Q: I am a fiscal year filer. My Federal income tax return for fiscal year 2019 is due on April 15, 2020 (for example, I had a June 30, 2019 corporate return that was originally due on October 15th, 2019 but was extended until April 15th, 2020) Am I eligible for relief under the Notice?

A: Yes, the relief provided in the Notice applies to Federal income tax returns and payments in respect of a taxpayer’s 2019 taxable year, and postpones those 2019 return filings and payments due on April 15, 2020 until July 15, 2020. If your Federal income tax return for your fiscal year ending during 2019 is due on April 15, 2020, whether that is the original due date or the due date on extension, your due date is postponed to July 15, 2020.

Q: What about businesses or other entities that have filing due dates on May 15, June 15, or some other date besides April 15. Have their filing and payment deadlines been postponed?

A: No, any taxpayers who have filing or payment due dates other than April 15 have not been granted relief at this time.

Q: Does the relief provided in the Notice apply to payroll or excise taxes?

A: No, under the Notice, normal filing, payment, and deposit due dates continue to apply to both payroll and excise taxes.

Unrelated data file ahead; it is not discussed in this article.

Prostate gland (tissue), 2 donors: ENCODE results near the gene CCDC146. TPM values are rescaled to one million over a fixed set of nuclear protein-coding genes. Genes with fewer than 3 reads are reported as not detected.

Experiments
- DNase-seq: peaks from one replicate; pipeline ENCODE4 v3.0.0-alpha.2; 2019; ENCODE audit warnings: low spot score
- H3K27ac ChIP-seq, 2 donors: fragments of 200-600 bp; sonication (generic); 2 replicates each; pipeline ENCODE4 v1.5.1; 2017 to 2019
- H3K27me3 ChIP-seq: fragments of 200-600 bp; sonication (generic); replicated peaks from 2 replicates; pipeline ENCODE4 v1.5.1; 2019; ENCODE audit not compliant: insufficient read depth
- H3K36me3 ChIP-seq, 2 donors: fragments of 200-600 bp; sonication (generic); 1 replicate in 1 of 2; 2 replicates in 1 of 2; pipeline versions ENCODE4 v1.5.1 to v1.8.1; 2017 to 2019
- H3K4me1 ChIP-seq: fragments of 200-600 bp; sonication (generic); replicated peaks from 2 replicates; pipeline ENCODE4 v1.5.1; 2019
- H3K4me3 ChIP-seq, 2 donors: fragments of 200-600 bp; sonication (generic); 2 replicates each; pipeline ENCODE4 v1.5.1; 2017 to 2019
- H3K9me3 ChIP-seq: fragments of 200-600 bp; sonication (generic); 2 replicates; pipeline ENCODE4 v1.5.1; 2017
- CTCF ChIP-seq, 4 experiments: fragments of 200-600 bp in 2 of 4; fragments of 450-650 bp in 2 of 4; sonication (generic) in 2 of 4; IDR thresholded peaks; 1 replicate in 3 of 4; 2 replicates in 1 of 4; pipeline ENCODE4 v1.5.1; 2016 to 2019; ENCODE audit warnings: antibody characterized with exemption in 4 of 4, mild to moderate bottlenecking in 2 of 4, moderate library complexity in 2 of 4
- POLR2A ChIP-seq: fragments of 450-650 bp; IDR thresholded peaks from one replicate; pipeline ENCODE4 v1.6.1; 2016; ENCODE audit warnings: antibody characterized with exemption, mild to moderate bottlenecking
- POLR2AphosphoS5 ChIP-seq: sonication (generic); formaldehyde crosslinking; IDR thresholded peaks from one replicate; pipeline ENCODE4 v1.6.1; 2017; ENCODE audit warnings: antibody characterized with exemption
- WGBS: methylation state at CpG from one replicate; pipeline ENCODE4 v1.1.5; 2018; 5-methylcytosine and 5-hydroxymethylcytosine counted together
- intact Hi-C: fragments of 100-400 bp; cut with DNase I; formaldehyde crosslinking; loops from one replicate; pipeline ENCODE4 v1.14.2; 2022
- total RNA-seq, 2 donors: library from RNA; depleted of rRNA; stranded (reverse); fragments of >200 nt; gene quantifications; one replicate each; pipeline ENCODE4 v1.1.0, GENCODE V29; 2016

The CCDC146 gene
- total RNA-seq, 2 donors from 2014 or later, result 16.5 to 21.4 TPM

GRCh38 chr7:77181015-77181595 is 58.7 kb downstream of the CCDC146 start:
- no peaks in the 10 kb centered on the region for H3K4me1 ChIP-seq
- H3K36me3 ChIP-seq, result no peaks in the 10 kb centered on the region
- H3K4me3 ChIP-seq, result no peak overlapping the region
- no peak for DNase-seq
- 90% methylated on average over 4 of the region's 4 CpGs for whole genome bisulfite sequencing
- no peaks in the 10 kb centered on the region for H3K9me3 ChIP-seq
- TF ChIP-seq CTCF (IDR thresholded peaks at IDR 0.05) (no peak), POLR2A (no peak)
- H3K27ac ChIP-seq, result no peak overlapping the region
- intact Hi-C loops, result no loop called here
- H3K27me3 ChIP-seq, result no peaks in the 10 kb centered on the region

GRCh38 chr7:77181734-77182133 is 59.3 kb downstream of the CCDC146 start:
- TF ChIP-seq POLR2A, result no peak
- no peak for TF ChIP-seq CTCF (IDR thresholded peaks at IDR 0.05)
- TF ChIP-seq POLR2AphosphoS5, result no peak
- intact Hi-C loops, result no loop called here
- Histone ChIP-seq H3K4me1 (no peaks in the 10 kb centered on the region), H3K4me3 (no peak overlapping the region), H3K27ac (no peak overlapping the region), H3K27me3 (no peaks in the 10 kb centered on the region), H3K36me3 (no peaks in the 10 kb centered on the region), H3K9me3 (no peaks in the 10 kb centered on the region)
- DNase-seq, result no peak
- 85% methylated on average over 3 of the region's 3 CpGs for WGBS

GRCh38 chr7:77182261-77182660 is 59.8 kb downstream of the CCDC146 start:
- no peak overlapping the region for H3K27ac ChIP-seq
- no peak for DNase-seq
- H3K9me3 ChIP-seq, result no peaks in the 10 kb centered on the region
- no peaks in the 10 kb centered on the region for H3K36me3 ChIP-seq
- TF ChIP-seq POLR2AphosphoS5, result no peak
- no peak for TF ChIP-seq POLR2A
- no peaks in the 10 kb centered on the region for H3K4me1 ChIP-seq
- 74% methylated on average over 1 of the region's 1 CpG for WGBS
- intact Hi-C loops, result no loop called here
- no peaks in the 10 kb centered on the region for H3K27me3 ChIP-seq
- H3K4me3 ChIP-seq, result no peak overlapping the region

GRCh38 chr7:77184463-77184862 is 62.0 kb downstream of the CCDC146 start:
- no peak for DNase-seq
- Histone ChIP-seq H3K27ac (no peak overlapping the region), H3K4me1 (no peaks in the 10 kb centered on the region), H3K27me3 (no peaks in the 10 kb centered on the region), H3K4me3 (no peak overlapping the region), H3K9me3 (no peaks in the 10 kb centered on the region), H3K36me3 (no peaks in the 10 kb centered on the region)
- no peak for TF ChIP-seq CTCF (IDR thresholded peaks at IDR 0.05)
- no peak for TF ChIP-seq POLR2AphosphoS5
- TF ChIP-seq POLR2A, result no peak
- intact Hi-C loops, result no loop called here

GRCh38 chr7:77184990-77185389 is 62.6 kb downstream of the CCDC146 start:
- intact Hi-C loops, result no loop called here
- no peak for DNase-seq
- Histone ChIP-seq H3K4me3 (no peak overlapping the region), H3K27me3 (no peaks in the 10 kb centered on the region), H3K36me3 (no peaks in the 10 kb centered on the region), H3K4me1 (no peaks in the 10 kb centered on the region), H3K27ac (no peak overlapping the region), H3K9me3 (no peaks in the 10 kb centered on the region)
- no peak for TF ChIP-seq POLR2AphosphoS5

Q: Does the relief provided in the Notice apply to estate and gift taxes?

A: No, normal filing and payment due dates continue to apply to estate and gift taxes.

Q: What if I am unable to file my 2019 income tax return that would have been due on April 15 by July 15, 2020? When must I file for an extension by, April 15th or July 15th?

A: If you are an individual, you can request an automatic extension to file your Federal income tax return if you can’t file by the July 15 deadline. You must request the automatic extension by July 15, 2020. If you properly estimate your 2019 tax liability using the information available to you and file an extension form by July 15, 2020, your tax return will be due on October 15, 2020. To avoid interest and penalties when filing your tax return after July 15, 2020, pay the tax you estimate as due with your extension request.

Q: The Notice postpones the deadline for first quarter 2020 estimated income tax payments due on April 15, 2020. What about second quarter estimated tax payments due on June 15? Have they been postponed as well?

A: No, second quarter 2020 estimated income tax payments are still due on June 15, 2020. First quarter 2020 estimated income tax payments are postponed from April 15 to July 15, 2020.

Q: Does this relief provide me more time to contribute money to my IRA for 2019?